Straight away Coros make a good impression with their packaging; a box in a box in a box like some elegant Russian doll! I’ve been using the Garmin Fenix 3 for the past three years and whilst it would be unfair to Garmin to compare it like for like, when I saw the Apex Pro it did make me realise just how heavy and bulky my Fenix is! At 58g (on my scales) with an outer diameter of 46mm the Apex Pro feels sleek and the Titanium Alloy bezel and Sapphire glass screen give the impression of a quality product.
boxed like an elegant Russian doll!
The other thing I immediately noticed was that the watch only has three buttons. One is solely for the backlight, one is the lap, back and settings button whilst the larger knurled knob is used to start and stop recording and to scroll through the screen displays.
In order to get the most from your watch you need to first download the (free) Coros app. Most of the settings on the watch are controlled via the app so you need an up to date smartphone with sufficient storage to download it. If you don’t you won’t be able to adjust any settings or see details of your activities. This probably isn’t a problem for the tech savvy generation but it might not suit everyone. You also need the app in order to upload your activities onto Strava or similar platforms. Once you’ve finished an activity the watch will upload the details to the app as soon as the app is opened (the watch needs to be in close proximity of your phone with Bluetooth turned on). You can enable integration with 3rd party platforms such as Strava and Training Peaks so that your data automatically uploads to these too. Note that unlike Garmin Connect there is no website on which to review your data, everything is on the phone app. The app allows you to dig into the details of your activity with various graphs showing your data.
example of some details as seen on the app
Immediately after finishing an activity the details appear on the watch screen and you can look more closely at your data but oddly this display disappears after a couple of minutes. If you want to see the information again you can view it by going into AI Trainer in the settings on the watch. It isn’t very intuitive but once you know where to look it’s fairly straightforward to view your history.
data displayed immediately after finishing
If you use a 3rd party platform that isn’t supported by automatic integration you can manually upload your files. You could even upload data recorded on your Coros watch to Garmin Connect if you’d got really used to that platform and didn’t want to leave. However, unfortunately you can’t plug the Apex Pro into your computer and access the files as if it were a mass storage device. The computer recognises the watch and sees the folders… but they are empty! So rather than being able to export / import mass files you need to go to the app and export each activity one at a time as a .fit or .tcx file then import them to your preferred platform. Again I think this is a bit disappointing, meaning that you are very reliant on the app.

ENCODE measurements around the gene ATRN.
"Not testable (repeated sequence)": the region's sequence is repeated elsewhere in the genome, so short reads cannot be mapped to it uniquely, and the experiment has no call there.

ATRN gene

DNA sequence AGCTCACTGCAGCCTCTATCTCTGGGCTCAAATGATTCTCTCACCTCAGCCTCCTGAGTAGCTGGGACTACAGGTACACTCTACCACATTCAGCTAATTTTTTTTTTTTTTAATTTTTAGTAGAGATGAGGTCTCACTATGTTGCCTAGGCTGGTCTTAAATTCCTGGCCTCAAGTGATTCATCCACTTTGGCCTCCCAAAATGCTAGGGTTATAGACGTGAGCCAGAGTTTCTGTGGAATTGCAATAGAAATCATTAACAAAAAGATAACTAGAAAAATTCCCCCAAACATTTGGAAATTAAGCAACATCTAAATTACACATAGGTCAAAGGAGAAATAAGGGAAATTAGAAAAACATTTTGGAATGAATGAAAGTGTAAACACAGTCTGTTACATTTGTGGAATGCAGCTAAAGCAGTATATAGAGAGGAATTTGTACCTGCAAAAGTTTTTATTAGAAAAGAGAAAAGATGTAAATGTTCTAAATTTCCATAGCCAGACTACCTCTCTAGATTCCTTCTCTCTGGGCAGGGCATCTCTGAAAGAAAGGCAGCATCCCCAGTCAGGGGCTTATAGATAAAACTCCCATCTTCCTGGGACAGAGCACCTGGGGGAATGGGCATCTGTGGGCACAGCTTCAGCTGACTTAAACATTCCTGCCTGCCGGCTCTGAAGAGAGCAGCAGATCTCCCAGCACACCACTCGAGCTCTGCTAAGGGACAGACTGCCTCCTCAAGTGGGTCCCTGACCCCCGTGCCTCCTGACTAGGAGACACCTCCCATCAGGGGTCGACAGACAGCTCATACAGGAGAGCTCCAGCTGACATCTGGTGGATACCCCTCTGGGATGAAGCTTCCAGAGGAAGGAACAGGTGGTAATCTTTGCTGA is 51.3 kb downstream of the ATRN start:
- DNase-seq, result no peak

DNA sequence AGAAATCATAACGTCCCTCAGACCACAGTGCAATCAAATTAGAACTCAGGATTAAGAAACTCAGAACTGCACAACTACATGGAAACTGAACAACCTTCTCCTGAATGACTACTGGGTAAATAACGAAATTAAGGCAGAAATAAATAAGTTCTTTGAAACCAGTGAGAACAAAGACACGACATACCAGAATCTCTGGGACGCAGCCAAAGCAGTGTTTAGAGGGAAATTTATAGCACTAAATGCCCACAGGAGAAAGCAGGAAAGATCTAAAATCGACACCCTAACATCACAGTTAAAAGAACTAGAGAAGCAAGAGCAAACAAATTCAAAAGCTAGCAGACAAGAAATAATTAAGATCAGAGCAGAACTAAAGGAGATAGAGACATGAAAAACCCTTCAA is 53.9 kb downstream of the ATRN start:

As with other platforms such as Strava and Garmin Connect, the Coros app acts as a training diary showing all of the activities that you have recorded with the watch. Over time the Apex Pro records your training and ascertains your fitness levels which are then displayed on the app. I’m not sure how it does this or how accurate it is; it shows my Lactate Threshold pace and heart rate to be what I think is reasonably accurate, my VO2Max is shown as Superior even for someone twenty years younger (must be correct!) yet my Fitness Level is only in the mid range for a recreational athlete. I generally treat these things with some scepticism, race results are a better indication of fitness than numbers on a watch!
Elite VO2 Max with a mid pack fitness level!
The app is very good at some things though. There are over twenty activities to choose from (anyone for speedsurfing?) and for each one you can customise your data screens. You can have up to six screens, each one displaying up to six data fields – that’s thirty six different bits of information at your finger tips whilst you run! I find that four data fields per screen is plenty, any more and it’s hard to see at a glance whilst running. On the app you simply select which data to display and press save. This automatically syncs to your watch.
there are running options too!
Despite all this choice there are some things I think could be improved. For example, heart rate can only be shown as beats per minute. I prefer to use percentage of maximum heart rate so glancing at my watch and seeing 169 bpm means much less to me than 94% max. I don’t want to be trying to do mental arithmetic whilst wondering if I should slow down on my threshold run! For interval training, Last Lap time, pace and speed can all be added but no Last Lap distance. This is a useful metric to have when mountain running or hiking to assist with navigating so I’m surprised that it isn’t an option. It is certainly more useful to me than stride rate or stamina which are options.
4 data fields shown
Personally I feel that most runners overlook many of the features of their watches. It seems that recording time, distance and elevation and then uploading to Strava are the only functions that many people need! However, modern sports watches have features that can help you train more effectively and the Apex Pro is no exception. Take workouts for example, the app allows you to easily design training sessions and upload them to your watch. These workouts can be as simple as time or distance of the effort and recovery or more complex with heart rate, pace, cadence or even power zones set. It’s quite straightforward to design these sessions on the app and then sync to the watch. Then when you want to do the training session it’s just a matter of selecting the workout on the watch and pressing start. The watch will beep as you approach the end of each section of the workout and then vibrate as you hit the required time or distance. If you have set certain zones for pace, heart rate etc then the watch will beep if you fall out of the zones prompting you to speed up or slow down. The image below shows how a workout can be designed using time, heart rate and pace.